Five gripping discoveries at Milan's Museum of Science and Technology
A path of discovery envied by Europe
Inaugurated in 1953, it is now the largest museum of its kind in Italy and among the first four in Europe. Combining historical architecture and contemporary layouts, it unveils an extraordinary path of discovery that is accessible to all. With 36 thematic exhibitions, 14 interactive workshops, 165 educational routes, as well as temporary exhibitions, the museum's exhibition spaces are arranged into departments that identify the most significant stages of human history: Materials, Transport, Energy, Communication, and finally New Frontiers, the area exploring the relationship we have with technology on a daily basis and the great ethical questions that research raises. This is a very rich exhibition heritage where we recommend that visitors should not miss out on five exciting discoveries to be made in a single day's visit.
Face to face with Leonardo
The guest of honour and the first to discover is Leonardo da Vinci. The encounter with the Renaissance genius to whom the museum is dedicated takes place in the New Leonardo Galleries: a scenic itinerary that traces the artist's training from 15th-century Florence to his stay in the Milan of the Sforzas. His ability to observe nature is explored, concluding with an immersive installation of drawings from his later years.
By train, as during the Belle Époque
The second discovery is the Railway Pavilion, constructed as a typical Art Nouveau station. It will plunge you into the atmosphere of Around the World in 80 Days: along the four fitted platforms you will discover rarities such as the E 430 locomotive from 1900, the first to have electric traction, or the steam Gr 552 locomotive, which pulled the famous Imperial Indian Mail train on the Italian section between the 19th and 20th centuries. Then there are the first examples of urban public transportation.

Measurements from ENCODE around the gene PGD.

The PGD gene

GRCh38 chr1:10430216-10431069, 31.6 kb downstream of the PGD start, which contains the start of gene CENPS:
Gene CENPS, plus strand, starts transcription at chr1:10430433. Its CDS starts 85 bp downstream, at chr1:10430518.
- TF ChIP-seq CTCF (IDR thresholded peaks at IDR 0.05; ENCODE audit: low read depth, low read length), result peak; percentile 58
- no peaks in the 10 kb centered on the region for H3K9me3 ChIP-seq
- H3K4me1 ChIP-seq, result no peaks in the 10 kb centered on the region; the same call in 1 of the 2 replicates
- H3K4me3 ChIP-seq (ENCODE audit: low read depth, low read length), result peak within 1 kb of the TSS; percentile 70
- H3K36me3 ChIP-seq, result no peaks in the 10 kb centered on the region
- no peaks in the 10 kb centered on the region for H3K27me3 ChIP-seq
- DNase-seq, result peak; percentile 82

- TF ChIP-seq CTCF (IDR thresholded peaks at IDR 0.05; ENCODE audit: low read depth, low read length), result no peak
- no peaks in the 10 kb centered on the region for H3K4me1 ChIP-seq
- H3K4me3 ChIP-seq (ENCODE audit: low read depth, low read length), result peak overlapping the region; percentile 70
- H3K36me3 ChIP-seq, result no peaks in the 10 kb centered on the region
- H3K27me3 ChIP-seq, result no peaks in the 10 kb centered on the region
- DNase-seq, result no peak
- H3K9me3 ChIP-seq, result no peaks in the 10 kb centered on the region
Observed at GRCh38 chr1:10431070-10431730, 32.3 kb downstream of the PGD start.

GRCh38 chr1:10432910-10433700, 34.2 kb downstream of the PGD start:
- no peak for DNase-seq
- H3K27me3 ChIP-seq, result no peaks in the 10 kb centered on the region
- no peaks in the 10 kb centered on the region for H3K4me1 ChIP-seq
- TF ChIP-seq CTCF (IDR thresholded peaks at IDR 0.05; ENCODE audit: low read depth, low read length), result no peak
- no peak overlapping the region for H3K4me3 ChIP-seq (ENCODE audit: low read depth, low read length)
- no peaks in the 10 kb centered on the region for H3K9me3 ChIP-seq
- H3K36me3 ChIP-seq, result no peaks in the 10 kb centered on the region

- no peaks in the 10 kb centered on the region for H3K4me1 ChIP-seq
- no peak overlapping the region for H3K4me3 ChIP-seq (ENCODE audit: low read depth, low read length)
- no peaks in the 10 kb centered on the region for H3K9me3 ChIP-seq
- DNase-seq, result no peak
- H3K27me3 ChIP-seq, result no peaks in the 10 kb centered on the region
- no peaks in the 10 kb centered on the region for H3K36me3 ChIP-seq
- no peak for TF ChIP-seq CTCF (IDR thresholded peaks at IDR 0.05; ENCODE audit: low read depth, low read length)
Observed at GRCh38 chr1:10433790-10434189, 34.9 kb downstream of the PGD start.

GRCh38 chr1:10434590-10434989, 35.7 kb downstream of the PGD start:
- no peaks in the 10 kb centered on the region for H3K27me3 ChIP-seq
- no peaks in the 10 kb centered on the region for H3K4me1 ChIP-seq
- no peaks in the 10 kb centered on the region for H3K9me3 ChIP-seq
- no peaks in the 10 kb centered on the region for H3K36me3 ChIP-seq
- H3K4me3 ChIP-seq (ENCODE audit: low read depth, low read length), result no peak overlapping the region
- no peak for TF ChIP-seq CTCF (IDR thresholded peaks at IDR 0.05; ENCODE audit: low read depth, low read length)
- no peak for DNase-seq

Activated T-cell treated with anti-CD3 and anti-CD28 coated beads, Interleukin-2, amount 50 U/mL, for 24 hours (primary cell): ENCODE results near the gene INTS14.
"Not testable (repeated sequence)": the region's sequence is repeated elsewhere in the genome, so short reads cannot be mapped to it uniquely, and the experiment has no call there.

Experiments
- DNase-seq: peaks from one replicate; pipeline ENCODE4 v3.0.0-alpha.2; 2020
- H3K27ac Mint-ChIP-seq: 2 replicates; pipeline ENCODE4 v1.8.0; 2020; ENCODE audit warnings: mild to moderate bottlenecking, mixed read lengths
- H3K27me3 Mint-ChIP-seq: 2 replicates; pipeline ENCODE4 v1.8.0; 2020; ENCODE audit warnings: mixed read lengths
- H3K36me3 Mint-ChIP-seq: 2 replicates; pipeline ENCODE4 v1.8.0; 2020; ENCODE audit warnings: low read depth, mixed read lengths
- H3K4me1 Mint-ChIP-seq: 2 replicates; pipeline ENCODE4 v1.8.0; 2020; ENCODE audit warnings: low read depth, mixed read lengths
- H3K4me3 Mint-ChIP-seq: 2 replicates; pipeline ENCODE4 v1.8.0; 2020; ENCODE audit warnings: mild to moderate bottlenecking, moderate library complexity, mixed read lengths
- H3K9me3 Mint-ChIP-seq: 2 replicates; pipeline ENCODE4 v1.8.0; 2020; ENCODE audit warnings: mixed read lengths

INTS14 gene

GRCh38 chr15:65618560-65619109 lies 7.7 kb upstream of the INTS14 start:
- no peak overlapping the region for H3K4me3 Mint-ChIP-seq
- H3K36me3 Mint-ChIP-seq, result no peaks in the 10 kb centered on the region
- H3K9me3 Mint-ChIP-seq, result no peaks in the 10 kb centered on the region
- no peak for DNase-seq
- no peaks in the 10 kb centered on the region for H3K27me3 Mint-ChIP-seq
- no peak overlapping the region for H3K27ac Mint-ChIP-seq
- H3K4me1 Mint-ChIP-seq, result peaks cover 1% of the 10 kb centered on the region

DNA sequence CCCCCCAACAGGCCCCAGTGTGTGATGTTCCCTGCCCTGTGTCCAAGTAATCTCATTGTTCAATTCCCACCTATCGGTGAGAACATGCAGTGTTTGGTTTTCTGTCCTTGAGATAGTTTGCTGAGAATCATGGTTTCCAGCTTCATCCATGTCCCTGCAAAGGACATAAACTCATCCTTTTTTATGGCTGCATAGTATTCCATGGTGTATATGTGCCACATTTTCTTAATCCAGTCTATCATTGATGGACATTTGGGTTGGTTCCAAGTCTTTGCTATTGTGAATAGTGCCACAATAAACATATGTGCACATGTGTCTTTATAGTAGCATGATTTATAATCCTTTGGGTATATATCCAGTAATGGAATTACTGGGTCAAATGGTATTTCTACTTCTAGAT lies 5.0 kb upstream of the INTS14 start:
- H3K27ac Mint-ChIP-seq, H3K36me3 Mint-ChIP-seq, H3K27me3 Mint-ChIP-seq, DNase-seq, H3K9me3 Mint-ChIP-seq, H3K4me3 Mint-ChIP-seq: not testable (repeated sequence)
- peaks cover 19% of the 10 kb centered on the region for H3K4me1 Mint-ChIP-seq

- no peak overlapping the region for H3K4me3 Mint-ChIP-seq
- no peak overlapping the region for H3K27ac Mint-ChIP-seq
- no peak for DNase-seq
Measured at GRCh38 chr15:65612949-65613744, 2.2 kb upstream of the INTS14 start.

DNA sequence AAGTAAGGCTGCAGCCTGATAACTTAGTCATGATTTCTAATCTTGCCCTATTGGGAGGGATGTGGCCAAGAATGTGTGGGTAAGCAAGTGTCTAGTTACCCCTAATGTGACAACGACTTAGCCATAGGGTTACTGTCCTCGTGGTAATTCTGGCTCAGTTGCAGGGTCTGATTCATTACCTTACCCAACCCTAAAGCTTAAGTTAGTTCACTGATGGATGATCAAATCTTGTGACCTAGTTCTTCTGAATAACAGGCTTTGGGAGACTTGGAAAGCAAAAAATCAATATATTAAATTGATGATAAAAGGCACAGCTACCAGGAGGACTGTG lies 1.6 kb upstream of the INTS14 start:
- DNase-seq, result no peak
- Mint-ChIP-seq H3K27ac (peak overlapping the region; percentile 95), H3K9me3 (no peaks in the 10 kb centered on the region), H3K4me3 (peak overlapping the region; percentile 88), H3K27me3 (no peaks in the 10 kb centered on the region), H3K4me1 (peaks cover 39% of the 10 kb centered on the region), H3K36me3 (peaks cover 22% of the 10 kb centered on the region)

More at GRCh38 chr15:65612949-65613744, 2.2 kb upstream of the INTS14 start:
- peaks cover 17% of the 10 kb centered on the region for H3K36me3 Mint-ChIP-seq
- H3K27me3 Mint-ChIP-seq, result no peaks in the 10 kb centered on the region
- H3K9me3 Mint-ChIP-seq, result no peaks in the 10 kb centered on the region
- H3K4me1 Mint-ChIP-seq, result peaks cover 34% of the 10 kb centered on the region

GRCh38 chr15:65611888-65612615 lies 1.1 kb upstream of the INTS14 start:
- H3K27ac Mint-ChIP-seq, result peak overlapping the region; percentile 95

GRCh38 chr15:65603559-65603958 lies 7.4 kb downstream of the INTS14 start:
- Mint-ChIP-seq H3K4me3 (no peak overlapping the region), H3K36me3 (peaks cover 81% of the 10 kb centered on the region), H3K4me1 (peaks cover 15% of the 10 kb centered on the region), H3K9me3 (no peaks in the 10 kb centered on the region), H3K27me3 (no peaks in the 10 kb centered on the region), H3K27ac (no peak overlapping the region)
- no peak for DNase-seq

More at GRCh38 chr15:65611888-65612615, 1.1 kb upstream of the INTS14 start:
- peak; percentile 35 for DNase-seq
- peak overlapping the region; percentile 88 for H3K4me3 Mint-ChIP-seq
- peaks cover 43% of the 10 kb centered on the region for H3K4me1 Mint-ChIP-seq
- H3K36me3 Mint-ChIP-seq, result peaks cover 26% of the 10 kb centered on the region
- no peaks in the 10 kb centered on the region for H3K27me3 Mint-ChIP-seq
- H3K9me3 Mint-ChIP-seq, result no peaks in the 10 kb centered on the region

And then prepare to fly... because the third discovery takes you into space, aboard the life-size model of the first Vega, a launcher designed by the European Space Agency. It is around 30 metres high and has four stages to transport and release satellites weighing up to 2,000 kilos.
Speaking of space, this is precisely where one of the Museum's most precious artefacts comes from, the fourth surprising discovery: a piece of Goodwill Rock, collected in 1972 by the astronauts of Apollo 17, the legendary human mission to the Moon. It's a small moon rock of inestimable value, donated in 1973 by US President Richard Nixon to the Presidency of the Italian Republic.
All aboard the Toti
Passing among other treasures, such as the Macchi MC 205 Veltro, one of the most beautiful and manoeuvrable aircraft of the Second World War, and the Luna Rossa catamaran, you can transit from the starry vault to the depths of the sea in just a few metres, visiting what is perhaps the museum's main attraction, the fifth discovery: the S-506 Enrico Toti submarine, on display in the museum's outdoor spaces. It was the first to be built in Italy after the Second World War, and was tasked with patrolling the waters of the Mediterranean to detect the passage of Soviet submarines. It made its last voyage in 1997 and has been here since 2005. By purchasing an additional ticket, visitors can climb aboard and experience the emotions of the sailors during the voyage.
The adventure continues
The discoveries continue through the i.labs, the interactive workshops for learning STEM subjects through informal education: from biotechnology to food, not forgetting soap bubbles. For children between 6 and 10 years old who have attended the first year of primary school and spend at least a week in the city, summer camps are available. These are five-day modules of workshop activities, visits to the collections, group games and storytelling. Those with limited time can book a day at the museum with organised tours, workshops and games. The more daring can spend a night at the museum in the company of at least one adult: equipped with a torch and sleeping bag, they will take part in lively storytelling and role-playing with beams of light. The adventures continue, but first a piece of useful advice: the museum has no cafeteria or restaurant, but there is a refreshment area with food and drink vending machines, and a picnic area where you can enjoy a packed lunch.